I’ve also stayed in a Crowne Plaza in Mexico City for 12,500 points, a Staybridge Suites in Guadalajara for 12,500, and a Hotel Indigo in the USA for 15,000. The airport Candlewood Suites I chose in Miami was 13,000. Several times I’ve scored an IHG hotel for just 5,000 points though when there was some kind of promotion going on. Plus sometimes I’ll find discounted stays that are a great deal, like right now the Intercontinental Doral in Miami is going for just 22,000 points.
How to Rack Up Free Hotel Stays With Targeted Spending
To put those points in perspective as currency, remember that you get anywhere from 50,000 to $125,000 from these various card offers just as a sign-up bonus. Then you earn points for every dollar you put on the credit card, sometimes 2X, 5X or more depending on where you’re spending. You can double or triple-dip by eating at a restaurant that’s in their dining program (I’ve even gotten points from downing craft beers in a brewpub) or shopping somewhere that will earn you extras.
They will regularly send you new opportunities to get extra points. I got a 10,000-point bonus last year from a targeted promotion to stay in one of their hotels if I did it that month. I recently got 1,000 points just for tapping my new contactless credit card three times at merchants instead of swiping or using the chip. Because I put a lot of business expenses on that card and haven’t been traveling much this past year, my balance is more than 50K right now. It’s like money in the bank that I can withdraw when needed.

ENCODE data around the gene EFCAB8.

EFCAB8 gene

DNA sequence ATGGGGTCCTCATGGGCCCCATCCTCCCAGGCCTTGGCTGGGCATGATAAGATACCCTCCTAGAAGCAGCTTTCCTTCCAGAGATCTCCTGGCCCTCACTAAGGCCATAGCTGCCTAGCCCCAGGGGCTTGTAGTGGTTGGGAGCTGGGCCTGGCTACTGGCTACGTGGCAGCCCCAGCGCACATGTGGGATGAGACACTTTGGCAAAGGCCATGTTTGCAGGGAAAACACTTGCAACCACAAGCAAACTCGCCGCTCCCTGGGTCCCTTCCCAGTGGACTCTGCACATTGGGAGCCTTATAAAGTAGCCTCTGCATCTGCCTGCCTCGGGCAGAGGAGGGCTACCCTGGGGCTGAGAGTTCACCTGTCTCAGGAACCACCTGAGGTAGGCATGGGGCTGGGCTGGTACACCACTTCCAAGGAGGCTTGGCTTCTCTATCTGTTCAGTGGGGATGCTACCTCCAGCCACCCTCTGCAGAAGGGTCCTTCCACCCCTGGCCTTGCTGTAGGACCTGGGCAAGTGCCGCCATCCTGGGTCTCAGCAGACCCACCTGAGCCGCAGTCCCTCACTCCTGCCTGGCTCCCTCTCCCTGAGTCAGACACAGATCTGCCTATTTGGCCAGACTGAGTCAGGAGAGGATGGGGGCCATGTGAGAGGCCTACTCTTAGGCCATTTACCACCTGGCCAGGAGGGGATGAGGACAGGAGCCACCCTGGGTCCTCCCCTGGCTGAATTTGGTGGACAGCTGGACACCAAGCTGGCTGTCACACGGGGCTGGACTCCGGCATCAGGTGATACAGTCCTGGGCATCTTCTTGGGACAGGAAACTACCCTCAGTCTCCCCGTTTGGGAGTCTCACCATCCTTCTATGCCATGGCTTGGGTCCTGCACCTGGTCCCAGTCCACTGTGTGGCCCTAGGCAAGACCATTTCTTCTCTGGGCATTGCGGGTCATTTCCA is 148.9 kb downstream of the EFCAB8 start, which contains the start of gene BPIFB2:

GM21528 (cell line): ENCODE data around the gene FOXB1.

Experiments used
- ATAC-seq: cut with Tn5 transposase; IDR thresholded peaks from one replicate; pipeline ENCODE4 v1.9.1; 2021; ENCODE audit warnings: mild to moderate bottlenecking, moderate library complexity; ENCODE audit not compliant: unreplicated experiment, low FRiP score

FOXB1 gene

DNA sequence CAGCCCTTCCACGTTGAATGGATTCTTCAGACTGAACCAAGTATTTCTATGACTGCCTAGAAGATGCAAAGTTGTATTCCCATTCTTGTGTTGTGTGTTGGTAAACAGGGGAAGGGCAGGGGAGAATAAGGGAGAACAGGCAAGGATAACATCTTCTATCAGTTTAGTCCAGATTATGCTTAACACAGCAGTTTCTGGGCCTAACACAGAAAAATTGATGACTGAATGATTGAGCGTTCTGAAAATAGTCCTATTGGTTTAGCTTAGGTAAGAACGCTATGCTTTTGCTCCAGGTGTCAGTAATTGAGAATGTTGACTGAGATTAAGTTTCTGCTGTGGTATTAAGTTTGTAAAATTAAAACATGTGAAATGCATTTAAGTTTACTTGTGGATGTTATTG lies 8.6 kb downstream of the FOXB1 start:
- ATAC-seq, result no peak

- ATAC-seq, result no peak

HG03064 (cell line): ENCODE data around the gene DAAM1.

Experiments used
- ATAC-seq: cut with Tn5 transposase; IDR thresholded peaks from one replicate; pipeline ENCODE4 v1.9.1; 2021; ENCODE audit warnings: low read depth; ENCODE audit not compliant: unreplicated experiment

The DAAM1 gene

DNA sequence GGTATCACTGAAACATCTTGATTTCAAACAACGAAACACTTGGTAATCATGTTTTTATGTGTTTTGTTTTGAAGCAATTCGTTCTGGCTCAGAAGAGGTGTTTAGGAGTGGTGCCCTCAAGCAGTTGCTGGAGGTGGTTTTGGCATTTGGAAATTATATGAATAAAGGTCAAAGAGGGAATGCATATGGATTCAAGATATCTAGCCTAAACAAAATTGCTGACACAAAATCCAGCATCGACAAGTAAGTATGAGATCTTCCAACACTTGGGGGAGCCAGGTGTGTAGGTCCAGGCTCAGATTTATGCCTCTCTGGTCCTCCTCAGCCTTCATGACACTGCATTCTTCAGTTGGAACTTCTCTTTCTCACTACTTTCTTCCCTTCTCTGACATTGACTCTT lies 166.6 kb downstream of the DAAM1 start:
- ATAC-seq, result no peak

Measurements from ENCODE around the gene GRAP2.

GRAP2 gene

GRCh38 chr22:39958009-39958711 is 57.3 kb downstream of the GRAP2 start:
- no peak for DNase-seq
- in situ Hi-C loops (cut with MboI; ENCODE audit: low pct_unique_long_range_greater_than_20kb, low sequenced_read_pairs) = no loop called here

Some people go a bit nuts with all this and obsess over which card to use for each transaction to maximize their earnings. Others treat it like a game or a side hobby, reading points blogs and message boards to find out the latest strategies to squeeze out a few extra points. I think my time is better spent elsewhere, so I like to advise the basic strategy approach for travel hacking if you’re new at this. Once you have a couple cards, you’ll get better at maximizing.